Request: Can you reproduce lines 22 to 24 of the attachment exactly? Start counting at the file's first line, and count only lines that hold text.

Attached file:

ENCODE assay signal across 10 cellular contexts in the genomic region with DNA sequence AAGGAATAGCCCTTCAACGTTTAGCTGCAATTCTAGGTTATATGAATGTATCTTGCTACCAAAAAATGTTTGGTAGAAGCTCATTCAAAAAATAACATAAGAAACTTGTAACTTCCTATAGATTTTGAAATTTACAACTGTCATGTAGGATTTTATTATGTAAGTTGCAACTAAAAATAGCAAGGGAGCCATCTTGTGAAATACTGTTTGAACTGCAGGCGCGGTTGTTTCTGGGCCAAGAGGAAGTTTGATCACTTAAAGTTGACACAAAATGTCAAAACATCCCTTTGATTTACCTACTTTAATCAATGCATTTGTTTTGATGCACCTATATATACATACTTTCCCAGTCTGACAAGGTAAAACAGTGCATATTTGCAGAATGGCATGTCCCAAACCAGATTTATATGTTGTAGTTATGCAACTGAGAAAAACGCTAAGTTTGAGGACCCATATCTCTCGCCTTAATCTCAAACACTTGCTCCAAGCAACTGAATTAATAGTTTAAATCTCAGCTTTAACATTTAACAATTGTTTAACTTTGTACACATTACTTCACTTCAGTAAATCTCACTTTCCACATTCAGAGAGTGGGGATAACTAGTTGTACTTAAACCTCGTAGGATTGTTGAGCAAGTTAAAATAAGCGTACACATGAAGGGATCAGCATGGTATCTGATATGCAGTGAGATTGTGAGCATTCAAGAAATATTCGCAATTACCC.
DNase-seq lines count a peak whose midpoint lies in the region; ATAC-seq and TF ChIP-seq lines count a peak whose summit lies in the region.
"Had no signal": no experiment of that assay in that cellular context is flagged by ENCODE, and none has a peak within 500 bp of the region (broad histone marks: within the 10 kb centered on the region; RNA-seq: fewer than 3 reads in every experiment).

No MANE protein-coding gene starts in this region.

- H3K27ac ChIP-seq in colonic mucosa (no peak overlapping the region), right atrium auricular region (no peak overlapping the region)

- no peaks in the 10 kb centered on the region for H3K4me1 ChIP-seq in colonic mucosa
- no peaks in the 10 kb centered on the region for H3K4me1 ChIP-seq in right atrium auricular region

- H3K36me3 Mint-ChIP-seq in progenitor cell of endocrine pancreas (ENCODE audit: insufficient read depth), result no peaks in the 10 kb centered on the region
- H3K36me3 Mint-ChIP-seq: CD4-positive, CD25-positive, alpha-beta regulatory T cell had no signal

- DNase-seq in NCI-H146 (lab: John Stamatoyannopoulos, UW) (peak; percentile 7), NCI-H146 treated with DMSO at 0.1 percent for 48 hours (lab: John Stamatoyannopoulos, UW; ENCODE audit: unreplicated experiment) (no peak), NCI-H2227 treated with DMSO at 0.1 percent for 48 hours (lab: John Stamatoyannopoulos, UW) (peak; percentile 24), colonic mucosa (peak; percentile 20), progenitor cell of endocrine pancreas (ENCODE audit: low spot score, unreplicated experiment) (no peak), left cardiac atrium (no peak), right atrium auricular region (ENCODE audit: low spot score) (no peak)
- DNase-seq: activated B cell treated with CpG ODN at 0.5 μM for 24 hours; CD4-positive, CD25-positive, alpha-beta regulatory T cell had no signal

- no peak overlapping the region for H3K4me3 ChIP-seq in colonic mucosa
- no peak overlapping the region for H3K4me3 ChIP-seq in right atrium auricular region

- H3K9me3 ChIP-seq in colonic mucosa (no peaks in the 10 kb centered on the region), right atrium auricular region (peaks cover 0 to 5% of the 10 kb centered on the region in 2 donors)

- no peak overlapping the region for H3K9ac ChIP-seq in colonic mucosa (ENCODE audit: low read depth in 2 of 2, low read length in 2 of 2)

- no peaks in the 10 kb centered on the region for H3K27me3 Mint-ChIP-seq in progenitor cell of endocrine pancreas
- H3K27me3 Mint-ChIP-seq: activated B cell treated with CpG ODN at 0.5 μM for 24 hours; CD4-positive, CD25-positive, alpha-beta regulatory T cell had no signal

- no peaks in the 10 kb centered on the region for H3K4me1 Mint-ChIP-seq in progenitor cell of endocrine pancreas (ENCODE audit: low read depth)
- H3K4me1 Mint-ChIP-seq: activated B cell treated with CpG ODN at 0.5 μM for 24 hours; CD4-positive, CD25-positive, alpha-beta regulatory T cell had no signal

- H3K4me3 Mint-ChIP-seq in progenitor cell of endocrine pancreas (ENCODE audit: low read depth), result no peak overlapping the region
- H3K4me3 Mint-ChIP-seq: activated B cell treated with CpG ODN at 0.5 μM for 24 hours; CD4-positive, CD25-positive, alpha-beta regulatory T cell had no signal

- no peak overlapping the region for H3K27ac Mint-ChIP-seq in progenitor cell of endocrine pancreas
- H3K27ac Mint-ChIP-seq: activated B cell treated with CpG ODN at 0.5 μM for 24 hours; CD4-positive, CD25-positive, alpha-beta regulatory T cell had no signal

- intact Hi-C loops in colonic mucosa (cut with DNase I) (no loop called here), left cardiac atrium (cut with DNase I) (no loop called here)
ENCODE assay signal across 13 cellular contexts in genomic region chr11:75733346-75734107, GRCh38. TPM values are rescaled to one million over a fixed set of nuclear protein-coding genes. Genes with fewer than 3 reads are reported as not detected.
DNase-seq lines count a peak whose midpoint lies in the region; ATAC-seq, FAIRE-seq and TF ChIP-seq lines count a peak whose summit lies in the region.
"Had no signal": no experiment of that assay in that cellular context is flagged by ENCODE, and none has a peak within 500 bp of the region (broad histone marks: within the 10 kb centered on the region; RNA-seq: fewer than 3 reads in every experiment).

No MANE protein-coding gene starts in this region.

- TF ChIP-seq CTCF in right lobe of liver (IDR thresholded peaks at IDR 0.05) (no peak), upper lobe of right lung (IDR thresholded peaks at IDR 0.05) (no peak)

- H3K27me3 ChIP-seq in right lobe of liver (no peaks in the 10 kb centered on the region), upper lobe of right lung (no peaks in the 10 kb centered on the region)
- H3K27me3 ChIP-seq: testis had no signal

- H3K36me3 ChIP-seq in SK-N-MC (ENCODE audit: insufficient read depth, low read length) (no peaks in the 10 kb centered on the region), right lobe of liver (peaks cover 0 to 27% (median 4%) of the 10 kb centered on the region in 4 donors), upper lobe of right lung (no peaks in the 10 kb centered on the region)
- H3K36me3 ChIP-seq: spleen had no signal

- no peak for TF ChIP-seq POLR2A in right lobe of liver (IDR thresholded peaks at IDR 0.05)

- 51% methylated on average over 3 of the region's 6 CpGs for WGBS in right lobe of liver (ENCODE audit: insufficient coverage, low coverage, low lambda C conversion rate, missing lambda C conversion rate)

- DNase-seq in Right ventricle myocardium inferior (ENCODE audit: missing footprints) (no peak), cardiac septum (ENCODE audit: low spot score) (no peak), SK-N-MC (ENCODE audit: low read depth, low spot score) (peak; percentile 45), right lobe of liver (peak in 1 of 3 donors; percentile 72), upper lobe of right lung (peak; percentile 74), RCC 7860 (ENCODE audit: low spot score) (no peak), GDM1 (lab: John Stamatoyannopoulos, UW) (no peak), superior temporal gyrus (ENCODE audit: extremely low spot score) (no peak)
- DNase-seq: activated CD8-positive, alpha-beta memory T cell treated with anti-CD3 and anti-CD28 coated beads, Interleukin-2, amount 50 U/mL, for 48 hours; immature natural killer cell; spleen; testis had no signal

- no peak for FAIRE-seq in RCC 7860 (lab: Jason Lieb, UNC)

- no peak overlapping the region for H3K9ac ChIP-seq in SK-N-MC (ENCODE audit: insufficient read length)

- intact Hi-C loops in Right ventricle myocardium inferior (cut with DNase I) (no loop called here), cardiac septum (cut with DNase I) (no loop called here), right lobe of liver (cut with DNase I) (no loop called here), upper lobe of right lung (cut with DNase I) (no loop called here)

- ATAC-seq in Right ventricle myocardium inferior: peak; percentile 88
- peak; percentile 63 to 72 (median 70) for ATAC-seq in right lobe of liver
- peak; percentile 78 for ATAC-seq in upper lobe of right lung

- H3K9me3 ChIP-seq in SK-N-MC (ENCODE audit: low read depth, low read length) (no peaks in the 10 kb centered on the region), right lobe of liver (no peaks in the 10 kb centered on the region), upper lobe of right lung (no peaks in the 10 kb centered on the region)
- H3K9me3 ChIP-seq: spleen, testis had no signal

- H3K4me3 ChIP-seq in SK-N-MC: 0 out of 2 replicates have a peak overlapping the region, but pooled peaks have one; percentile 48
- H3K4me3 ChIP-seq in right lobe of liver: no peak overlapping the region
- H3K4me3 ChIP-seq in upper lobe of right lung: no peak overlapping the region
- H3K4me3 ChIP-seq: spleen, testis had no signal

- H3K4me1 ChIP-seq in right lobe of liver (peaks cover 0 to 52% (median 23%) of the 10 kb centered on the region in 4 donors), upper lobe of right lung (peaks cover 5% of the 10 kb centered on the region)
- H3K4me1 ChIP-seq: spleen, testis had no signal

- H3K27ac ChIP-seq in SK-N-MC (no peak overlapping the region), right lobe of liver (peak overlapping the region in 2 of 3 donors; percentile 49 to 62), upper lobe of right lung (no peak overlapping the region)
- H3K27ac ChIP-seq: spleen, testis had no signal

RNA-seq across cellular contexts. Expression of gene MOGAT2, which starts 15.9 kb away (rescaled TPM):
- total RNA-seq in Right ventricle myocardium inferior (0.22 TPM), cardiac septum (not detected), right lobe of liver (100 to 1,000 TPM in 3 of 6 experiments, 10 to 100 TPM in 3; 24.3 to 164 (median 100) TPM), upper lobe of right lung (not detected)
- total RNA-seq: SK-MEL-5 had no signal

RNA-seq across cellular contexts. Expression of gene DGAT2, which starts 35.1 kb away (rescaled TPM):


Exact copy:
- no peak overlapping the region for H3K27ac Mint-ChIP-seq in progenitor cell of endocrine pancreas
- H3K27ac Mint-ChIP-seq: activated B cell treated with CpG ODN at 0.5 μM for 24 hours; CD4-positive, CD25-positive, alpha-beta regulatory T cell had no signal

- intact Hi-C loops in colonic mucosa (cut with DNase I) (no loop called here), left cardiac atrium (cut with DNase I) (no loop called here)